How did you get involved in this research initiative?
Erik Kuhonta: I study Southeast Asian politics and development, so when there was a call for proposals from IDRC to do research on gender and politics in Myanmar, I thought this was a unique opportunity to extend my work in the region. Most of my research in Southeast Asia has focused on Thailand, the Philippines, and Malaysia, so Myanmar has been a new site for my work, and a great chance to learn more about a region that always fascinates me.
Franque Grimard: I thought this would be a great opportunity to do interdisciplinary research with my political science colleague Erik Kuhonta and researchers from the Asian Institute of Technology whom I had met in previous conferences. Part of my research in Economics is to analyze the determinants of women empowerment in developing countries. But empowerment is not only economic. It is also how individuals express their ideas and their needs and this is of course very much related to understanding political participation.
As part of this program, you are participating in two projects: the first will support capacity building for researchers and policy analysts in Myanmar, whereas the second will seek to understand barriers and working pathways to women's political participation in Myanmar. Within these projects, what are your specific research focuses?
Franque Grimard: My contribution on the women’s political participation project has been to work with our local partner, Myanmar’s Gender Quality Network (GEN) to help them construct and administer the quantitative survey to more than 2000 households across 5 regions of Myanmar. We work together to analyze the impact of factors such as education, family background, cultural norms on women’s decisions within the household as well as their decision to participate in the various political processes (local, state and national) of Myanmar.
Erik Kuhonta: On the project on women’s political participation in Myanmar, I am especially focusing on comparing Myanmar with Cambodia. One element of the project seeks to compare Myanmar’s experience and trajectory in terms of women’s political participation with that of Cambodia. Since both countries are very poor (in fact, much poorer than other countries in Southeast Asia) and also have similar histories that are characterized by extensive violence and trauma, they are good cases to compare.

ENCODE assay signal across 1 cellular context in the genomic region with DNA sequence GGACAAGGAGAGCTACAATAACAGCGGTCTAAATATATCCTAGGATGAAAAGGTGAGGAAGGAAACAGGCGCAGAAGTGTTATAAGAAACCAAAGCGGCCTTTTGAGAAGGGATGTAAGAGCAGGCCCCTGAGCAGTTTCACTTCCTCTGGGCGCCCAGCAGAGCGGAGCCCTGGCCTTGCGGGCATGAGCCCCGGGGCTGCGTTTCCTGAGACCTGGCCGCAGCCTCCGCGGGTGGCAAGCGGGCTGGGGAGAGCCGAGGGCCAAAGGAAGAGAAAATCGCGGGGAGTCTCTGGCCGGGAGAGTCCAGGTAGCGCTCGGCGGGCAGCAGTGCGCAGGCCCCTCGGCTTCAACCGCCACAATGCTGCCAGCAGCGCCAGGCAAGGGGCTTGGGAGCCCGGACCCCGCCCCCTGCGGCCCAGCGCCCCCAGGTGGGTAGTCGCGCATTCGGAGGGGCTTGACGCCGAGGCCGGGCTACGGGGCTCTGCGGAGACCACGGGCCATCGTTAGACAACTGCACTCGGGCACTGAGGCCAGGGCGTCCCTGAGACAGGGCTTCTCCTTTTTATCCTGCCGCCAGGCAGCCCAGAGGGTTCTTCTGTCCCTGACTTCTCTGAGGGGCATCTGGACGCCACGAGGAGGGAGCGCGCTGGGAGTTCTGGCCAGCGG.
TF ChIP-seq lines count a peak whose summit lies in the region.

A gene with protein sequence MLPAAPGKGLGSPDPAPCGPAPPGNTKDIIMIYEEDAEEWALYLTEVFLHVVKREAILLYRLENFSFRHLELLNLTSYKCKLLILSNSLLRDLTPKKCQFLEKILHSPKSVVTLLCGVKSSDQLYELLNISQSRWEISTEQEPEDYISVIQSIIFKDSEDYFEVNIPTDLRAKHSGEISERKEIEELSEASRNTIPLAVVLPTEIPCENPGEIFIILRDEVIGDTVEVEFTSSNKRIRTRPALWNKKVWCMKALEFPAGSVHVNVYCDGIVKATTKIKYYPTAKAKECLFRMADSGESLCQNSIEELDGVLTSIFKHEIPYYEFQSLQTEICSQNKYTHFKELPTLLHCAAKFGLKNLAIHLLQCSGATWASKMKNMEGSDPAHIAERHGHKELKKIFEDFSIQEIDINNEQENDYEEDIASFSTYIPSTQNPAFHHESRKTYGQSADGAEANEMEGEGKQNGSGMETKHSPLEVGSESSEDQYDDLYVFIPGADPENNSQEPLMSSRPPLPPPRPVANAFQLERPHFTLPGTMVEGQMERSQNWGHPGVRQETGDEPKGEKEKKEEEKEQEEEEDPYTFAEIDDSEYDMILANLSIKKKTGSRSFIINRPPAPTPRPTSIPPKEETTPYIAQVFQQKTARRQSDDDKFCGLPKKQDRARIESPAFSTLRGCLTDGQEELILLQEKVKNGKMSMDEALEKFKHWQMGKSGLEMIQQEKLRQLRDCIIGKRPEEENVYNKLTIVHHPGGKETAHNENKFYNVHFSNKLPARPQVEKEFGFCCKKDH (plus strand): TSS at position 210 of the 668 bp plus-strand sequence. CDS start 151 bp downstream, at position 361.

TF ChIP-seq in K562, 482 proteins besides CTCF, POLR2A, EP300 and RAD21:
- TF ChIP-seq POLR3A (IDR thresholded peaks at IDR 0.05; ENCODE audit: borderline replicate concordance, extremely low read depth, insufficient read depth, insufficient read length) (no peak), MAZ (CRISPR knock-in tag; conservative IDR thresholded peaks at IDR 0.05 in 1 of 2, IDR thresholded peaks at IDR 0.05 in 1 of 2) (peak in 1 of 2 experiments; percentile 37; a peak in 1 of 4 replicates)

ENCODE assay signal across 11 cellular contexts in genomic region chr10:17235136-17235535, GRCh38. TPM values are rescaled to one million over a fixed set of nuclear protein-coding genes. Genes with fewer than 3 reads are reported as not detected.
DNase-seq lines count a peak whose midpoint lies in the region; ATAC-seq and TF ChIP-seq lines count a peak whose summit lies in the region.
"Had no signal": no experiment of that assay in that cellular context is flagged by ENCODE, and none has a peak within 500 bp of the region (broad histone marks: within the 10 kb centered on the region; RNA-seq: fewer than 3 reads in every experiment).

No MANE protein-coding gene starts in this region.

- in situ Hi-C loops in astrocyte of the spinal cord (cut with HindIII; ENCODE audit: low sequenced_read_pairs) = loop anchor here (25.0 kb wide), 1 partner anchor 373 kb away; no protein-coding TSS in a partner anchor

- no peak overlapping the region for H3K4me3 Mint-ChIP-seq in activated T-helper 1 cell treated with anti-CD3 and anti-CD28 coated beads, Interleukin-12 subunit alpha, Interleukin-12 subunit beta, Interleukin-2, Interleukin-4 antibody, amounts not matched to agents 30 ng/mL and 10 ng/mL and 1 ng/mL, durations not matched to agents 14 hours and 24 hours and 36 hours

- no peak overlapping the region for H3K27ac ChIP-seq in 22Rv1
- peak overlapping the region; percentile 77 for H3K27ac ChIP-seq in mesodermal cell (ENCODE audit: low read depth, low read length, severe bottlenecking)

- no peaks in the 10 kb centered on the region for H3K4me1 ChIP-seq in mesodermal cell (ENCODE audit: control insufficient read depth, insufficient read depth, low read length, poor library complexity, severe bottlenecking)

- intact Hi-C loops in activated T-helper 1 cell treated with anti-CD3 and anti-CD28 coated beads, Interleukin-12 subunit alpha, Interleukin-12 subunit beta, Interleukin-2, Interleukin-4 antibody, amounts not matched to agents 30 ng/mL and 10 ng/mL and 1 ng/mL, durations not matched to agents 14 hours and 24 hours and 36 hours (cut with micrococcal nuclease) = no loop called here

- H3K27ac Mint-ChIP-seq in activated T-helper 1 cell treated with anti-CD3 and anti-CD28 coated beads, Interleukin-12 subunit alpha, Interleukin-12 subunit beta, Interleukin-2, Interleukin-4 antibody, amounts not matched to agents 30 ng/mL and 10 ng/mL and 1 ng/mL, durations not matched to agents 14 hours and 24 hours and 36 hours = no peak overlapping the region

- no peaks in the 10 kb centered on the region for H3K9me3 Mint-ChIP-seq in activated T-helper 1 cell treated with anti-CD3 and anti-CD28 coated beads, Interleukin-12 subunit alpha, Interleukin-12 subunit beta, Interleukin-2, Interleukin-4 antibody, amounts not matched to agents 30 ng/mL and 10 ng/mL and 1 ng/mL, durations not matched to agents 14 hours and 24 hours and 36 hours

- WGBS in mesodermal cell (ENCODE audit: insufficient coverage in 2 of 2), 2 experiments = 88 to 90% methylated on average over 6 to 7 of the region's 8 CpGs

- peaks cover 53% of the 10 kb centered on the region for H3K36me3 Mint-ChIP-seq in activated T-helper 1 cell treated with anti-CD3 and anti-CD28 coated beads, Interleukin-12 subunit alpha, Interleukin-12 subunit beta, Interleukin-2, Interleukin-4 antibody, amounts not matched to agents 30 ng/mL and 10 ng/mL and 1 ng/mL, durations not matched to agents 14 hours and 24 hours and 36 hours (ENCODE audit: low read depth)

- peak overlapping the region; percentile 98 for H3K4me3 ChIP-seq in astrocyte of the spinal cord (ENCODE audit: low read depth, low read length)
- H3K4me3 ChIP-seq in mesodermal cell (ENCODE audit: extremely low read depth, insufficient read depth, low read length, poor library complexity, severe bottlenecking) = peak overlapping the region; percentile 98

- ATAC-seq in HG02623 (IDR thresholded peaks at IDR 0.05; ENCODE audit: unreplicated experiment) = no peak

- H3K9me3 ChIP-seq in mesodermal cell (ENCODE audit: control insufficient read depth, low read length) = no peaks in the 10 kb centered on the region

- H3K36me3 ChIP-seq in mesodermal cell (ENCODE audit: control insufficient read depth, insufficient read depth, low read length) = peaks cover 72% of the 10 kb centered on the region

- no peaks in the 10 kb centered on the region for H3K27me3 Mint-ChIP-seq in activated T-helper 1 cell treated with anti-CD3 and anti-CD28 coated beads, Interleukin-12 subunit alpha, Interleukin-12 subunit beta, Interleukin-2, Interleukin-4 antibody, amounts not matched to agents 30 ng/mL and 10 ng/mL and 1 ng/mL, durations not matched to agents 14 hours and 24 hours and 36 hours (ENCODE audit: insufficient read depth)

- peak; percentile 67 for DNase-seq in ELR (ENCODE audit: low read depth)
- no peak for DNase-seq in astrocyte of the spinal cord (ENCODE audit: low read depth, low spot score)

Regarding the Capacity Building for Professionals & Researchers project, what types of training do you anticipate providing to the project’s stakeholders to expand their research and analytical capabilities?
Franque Grimard: We have two groups of stakeholders with very different needs. The first group is made up of policy analysts working for a governmental think tank, the Myanmar Development Institute (MDI). These individuals already have received training from Korean universities and their needs are quite specific, related to particular issues. For instance, this year, MDI wants to have trainings on Public Private Partnerships (PPPs) and on some applied econometrics methods and their applications to policy analysis. The second group consists of researchers from various social sciences from the University of Mandalay and other neighboring universities. Unfortunately, the university system in Myanmar was left in a very sad state after years of shutting down and neglect by previous military governments. Things have improved but there is still much to do. This is why the Government of Canada and the International Development Research Centre, under the Knowledge for Development Initiative in Myanmar, decided to help finance several projects to train and support researchers in various universities in Myanmar. The needs of these researchers are varied, ranging from a better background in qualitative and quantitative analyses to specific help writing research papers and Ph.D. theses.
What key differences do you see in providing training to the University of Mandalay versus the Myanmar Development Institute?
Franque Grimard: As mentioned above, the needs at MDI are more specific and are related to particular issues that may change from one year to the next. The researchers at the University of Mandalay require more continuous and longer-term support in facilitating their research and their academic papers.
The other research project focuses on Barriers and Working Pathways to Women’s Political Participation in Myanmar. What will your primary focus be in this project? What do you hope to achieve through your research?Erik Kuhonta: Our goal in this project is to contribute to academic knowledge, as well as policy recommendations, regarding the factors that shape and constrain women’s political participation, as well as to understand how political participation is understood in Myanmar. The project involves qualitative interviews, survey research, and comparative analysis. With over 200 semi-structured interviews and a survey that had more than 3000 respondents, we have much new data to understand the challenges that women face in terms of political participation. We hope to share our findings with the policy community in Ottawa, Myanmar and in other Southeast Asian countries.